Philip B. Heymann is James Barr Ames Professor of Law at Harvard Law School and a former Deputy Attorney General of the United States. He is author of
Terrorism, Freedom, and Security (2003) and Preserving
Liberty in an Age of Terror
(2005), both published by the MIT
Press.
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Read an Excerpt

Terrorism, Freedom, and Security

Winning without War
By Philip B. Heymann

The MIT Press

Copyright © 2003 Philip B. Heymann
All right reserved.


Chapter One

Terrorism after September 11

In 1998, I wrote a book explaining terrorism as we knew it then. In a new preface for a reprinting in 2000, I emphasized the already growing fears that nuclear and biological weapons of mass destruction would be used by terrorists. Understanding the threat to America of terrorism after September 11, 2001 requires understanding what the situation was before that date and what changed with that attack and with ensuing wars in Afghanistan and Iraq.

Terrorism as We Knew It before September 11

Perhaps the most important point for any student of terrorism to recognize before September 11 was that, for reasons not totally understood, a little bit of terrorism goes a long way. Even small-scale terrorism possesses an almost magical ability to produce fear, anxiety, anger, and a demand for vigorous action in a sizeable portion of a country's population. A handful of terrorists led Canadian Prime Minister Pierre Trudeau to declare a state of emergency in Quebec province. Belgium responded powerfully to a similar concern flowing from an equally small group. The Red Army Faction, which preoccupied Germany for more than two decades, rarely had more than a few active members. Even the Provisional IRA at its most active in Northern Ireland involved only hundreds, not thousands, of armed opponents of the British government.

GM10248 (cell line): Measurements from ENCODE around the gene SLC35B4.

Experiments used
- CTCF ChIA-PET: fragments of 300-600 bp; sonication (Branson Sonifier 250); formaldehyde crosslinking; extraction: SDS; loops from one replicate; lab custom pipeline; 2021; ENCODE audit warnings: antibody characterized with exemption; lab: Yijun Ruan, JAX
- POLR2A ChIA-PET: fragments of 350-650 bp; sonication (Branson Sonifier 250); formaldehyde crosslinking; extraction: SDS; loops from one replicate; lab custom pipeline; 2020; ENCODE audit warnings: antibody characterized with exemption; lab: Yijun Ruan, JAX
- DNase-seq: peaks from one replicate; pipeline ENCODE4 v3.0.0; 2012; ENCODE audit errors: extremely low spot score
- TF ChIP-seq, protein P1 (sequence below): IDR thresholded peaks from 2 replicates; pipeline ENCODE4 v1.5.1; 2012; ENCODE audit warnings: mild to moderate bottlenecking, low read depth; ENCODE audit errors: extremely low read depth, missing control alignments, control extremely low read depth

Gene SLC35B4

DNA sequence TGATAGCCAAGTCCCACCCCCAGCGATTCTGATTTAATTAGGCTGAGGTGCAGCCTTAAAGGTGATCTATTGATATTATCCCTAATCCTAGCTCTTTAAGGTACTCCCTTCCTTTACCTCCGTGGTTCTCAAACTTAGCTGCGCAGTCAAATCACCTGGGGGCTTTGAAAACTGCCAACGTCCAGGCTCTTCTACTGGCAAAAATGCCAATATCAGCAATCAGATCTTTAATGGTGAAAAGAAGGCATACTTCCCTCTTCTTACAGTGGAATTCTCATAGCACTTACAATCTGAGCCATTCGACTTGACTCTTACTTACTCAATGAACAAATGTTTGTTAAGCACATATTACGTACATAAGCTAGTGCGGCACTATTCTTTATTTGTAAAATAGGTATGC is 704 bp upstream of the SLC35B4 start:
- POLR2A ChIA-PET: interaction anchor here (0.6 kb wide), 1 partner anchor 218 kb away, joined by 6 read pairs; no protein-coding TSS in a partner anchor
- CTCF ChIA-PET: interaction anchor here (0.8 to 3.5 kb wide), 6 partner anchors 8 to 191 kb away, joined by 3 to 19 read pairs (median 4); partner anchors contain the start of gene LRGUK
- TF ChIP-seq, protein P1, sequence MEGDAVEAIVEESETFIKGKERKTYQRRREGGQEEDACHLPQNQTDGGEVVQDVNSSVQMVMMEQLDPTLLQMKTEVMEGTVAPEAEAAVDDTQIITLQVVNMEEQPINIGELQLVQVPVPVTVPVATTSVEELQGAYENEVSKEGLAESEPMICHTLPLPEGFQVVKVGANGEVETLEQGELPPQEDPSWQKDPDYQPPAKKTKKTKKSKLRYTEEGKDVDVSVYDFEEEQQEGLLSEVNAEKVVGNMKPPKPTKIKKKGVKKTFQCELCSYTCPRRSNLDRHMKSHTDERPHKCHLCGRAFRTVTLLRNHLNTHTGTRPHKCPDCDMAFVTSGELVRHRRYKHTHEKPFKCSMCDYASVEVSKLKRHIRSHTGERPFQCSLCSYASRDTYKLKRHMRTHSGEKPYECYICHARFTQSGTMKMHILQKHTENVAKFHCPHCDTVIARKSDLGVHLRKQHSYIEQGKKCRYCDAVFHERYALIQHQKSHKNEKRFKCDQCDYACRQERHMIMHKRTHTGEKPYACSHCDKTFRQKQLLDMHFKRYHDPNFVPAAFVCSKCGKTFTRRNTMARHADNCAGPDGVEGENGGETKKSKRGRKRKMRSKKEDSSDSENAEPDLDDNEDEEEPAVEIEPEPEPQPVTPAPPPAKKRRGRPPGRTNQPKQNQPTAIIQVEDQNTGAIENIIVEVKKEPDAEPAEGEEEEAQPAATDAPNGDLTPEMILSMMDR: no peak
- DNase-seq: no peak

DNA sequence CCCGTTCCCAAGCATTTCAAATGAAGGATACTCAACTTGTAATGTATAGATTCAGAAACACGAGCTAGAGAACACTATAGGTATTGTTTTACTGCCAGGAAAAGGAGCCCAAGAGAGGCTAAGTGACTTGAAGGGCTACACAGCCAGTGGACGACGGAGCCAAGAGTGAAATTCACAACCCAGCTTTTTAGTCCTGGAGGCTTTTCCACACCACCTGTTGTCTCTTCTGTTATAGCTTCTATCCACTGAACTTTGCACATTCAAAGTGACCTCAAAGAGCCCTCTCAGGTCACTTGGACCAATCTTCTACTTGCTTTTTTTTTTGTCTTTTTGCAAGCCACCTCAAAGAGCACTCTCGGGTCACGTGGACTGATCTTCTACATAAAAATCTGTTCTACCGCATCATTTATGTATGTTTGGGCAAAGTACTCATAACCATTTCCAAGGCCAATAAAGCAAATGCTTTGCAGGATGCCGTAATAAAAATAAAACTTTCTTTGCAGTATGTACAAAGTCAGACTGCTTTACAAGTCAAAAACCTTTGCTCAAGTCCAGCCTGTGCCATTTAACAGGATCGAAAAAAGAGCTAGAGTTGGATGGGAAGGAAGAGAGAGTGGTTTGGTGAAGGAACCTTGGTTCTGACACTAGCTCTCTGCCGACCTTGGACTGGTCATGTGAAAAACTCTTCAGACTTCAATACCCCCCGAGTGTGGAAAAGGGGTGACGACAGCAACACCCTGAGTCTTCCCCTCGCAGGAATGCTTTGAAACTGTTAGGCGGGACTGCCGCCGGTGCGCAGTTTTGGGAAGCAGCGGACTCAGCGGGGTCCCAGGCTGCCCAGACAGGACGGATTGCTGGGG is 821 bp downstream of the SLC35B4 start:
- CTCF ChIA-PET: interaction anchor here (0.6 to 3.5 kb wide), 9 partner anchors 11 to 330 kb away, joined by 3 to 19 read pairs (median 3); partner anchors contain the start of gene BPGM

These small groups were able to reshape the domestic and foreign agendas of great governments even though the level of harm they threatened was very low and their means, with few exceptions, conventional. For more than 100 years, starting in the late nineteenth century, terrorists restricted themselves to assassinations, hostage-taking (which now includes hijacking of planes), and setting off relatively conventional bombs. The lesson for governments was to do what was necessary to protect citizens against a danger that was far less threatening than war or depression while guarding democratic liberties against the anger and fear that terrorism produced.

Before September 11, the United States was dealing with a terrorist problem that, with what then seemed to be two remarkable exceptions-the bombing of the World Trade Center in 1993 and the bombing in 1995 of the Alfred P. Murrah Federal Building in Oklahoma City-posed minimal risks at home. The harm to U.S. citizens abroad from much more troublesome international terrorism was also very small. The danger to our embassies manifested by the attacks in Kenya and Tanzania in 1998 was serious but did not create intense fear and anxiety at home, although we were already seeing the hands of Osama bin Laden and his Al Qaeda organization behind them. The result, as FBI and CIA testimony before the Congressional Intelligence Committees after September 11 has confirmed, was that there was relatively little concern about prevention of attacks in the United States.